For Immediate Release
CA Prison System a Bipartisan Failure, as 5 Governors Show
Opposing Solutions to a Crisis They Created
WASHINGTON - The current and former governors of California today announced their opposition to Proposition 5, the Nonviolent Offender Rehabilitation Act, just days before the election and two weeks before a federal court trial that is expected to result in a federal takeover of the state prison system.
Prop. 5 supporters say the measure is the last real hope for a solution to the prison crisis before the state loses control of the prisons.
Margaret Dooley-Sammuli, deputy campaign manager for Yes on 5, said, “This is disgraceful. These governors, in league with the prison guards' union, got California into this prison overcrowding crisis. Now here they come to stand in the way of good reform one more time.”
“We believe that the voters recognize that the prisons are a bipartisan failure, and they will support Proposition 5 to fix the problem these men created. Make no mistake,” Dooley-Sammuli said, “These governors are saying it is better for the federal courts to take over our prisons than to let voters solve the problem.”
The Yes on 5 campaign scored each of the governors for overseeing massive growth in the prison population and annual spending during their tenures, worsening California's budget problems. The annual cost of prisons has grown from $4 billion in 2000 to $10 billion today.
- Gov. Schwarzenegger has failed to reform the prison system while the federal courts are on the verge of taking it over; he has expressly refused the advice in Gov. Deukmejian’s report to him on how to reform prisons.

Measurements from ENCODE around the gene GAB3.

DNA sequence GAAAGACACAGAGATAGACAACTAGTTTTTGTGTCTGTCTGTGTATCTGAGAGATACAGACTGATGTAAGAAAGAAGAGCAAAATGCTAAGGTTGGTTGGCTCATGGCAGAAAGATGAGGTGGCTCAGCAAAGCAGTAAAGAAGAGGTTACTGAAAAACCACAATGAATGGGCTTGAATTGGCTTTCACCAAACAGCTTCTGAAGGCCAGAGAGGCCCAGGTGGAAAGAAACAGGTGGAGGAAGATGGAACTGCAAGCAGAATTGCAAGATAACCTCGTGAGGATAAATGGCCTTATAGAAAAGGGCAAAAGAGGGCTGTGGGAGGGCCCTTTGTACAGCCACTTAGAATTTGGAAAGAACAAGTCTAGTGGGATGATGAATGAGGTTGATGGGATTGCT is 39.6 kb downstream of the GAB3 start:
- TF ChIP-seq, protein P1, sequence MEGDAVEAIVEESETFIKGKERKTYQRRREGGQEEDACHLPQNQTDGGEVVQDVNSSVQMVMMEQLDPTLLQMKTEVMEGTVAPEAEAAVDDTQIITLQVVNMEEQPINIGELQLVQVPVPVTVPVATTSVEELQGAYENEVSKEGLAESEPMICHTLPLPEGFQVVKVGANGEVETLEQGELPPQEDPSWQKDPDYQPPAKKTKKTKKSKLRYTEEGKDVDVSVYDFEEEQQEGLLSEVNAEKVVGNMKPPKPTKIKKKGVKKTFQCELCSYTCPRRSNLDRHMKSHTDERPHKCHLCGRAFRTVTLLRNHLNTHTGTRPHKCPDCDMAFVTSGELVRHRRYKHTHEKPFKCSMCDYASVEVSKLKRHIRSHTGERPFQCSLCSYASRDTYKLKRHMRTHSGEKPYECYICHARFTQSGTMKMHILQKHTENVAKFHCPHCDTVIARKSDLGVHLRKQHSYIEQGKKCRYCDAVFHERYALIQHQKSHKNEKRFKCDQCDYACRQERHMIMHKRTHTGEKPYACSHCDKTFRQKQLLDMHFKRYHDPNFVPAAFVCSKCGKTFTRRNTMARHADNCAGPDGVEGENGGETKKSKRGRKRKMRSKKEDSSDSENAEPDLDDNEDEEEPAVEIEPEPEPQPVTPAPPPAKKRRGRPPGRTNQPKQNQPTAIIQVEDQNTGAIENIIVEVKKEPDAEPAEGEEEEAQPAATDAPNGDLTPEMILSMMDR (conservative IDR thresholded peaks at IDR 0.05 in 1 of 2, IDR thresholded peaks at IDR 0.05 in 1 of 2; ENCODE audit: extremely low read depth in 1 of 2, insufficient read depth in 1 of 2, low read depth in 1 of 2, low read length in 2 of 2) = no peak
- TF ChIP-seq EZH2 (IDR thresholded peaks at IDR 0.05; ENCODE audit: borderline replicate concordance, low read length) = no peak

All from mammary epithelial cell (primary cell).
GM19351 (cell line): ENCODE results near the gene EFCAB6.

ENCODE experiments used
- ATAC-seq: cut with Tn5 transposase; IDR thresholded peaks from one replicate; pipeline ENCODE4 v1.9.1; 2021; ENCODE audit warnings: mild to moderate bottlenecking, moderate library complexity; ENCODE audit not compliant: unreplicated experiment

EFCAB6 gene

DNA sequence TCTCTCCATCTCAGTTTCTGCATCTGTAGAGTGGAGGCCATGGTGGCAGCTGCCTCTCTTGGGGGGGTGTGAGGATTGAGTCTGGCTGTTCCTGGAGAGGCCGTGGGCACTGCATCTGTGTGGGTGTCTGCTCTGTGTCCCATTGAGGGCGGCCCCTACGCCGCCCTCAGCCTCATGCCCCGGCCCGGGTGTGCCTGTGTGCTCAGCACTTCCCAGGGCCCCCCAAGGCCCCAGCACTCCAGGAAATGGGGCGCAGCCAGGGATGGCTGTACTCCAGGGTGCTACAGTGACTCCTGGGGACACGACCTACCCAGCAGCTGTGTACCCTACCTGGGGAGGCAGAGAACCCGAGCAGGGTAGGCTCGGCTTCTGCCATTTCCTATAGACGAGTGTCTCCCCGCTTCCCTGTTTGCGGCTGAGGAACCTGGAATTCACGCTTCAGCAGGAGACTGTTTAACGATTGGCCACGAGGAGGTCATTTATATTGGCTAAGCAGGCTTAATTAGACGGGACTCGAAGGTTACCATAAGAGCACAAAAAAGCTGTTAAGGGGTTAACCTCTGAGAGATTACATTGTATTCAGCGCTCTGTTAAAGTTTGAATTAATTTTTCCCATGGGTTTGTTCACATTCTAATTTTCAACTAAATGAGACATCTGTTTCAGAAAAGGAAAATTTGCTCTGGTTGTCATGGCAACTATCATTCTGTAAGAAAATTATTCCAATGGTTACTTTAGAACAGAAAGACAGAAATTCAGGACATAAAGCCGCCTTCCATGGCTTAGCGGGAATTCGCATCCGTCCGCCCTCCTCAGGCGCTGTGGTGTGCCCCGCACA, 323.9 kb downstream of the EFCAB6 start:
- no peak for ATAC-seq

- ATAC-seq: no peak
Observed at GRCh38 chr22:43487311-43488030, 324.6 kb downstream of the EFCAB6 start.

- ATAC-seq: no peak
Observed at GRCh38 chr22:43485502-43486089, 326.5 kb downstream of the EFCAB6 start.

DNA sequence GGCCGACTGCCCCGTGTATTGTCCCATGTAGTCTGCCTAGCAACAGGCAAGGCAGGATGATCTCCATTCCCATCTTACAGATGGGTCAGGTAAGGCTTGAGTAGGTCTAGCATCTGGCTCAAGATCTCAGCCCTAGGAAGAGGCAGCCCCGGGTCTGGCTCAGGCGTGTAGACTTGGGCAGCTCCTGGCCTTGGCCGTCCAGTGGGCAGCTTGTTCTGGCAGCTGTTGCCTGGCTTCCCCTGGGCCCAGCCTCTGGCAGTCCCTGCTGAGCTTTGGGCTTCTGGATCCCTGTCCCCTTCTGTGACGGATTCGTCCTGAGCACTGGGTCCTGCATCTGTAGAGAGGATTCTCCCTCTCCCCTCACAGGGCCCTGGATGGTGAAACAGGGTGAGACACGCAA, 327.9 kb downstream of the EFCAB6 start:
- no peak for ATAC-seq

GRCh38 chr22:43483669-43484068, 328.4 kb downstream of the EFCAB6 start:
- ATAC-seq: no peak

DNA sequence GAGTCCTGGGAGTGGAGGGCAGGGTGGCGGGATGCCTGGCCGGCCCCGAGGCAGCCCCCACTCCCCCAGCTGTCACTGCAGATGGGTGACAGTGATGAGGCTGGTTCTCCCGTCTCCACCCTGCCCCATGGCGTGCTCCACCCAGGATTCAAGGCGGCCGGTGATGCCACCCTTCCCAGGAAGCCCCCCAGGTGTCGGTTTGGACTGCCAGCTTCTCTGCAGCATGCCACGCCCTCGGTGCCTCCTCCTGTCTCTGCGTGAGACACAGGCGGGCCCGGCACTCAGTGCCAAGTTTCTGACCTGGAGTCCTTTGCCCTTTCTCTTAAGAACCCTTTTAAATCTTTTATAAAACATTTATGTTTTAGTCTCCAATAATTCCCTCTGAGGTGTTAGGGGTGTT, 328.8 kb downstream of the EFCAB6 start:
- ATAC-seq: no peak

- Gray Davis took $3 million in campaign contributions from the prison guards' union, a major reason he was recalled in 2003, and he shut down rehabilitation programs in prisons.
- Like Gray Davis, Jerry Brown is already cozying up to the prison guards - he has been endorsed for governor (2010) by guards’ union and is currently benefiting from $800,000 of CCPOA-donated TV time promoting himself.
- Pete Wilson also took big-time campaign cash from the prison guards, then oversaw the greatest expansion of the prison system in history. Wilson promoted the “three strikes” law both to get himself re-elected and to fill those prisons up.
Since the late 1980s, the prison population increased by 75% to over 170,000 - nearly three times faster than the general adult population. In the 1990s, California built 21 new prisons and just one university. The state now spends about the same amount annually on prisons and higher education. Prison spending is projected to reach $15 billion by 2011.
According to the nonpartisan Legislative Analyst's Office (LAO), Prop. 5 will cut prison construction costs by at least $2.5 billion. With $2.5 billion, the state could fund:
* 37,500 elementary schoolteacher salaries
* Healthcare for 2 million California children without health insurance
* Nursing home care for nearly 95,000 elderly persons on Medi-Cal
* Funding equal to 250% of all state firefighting efforts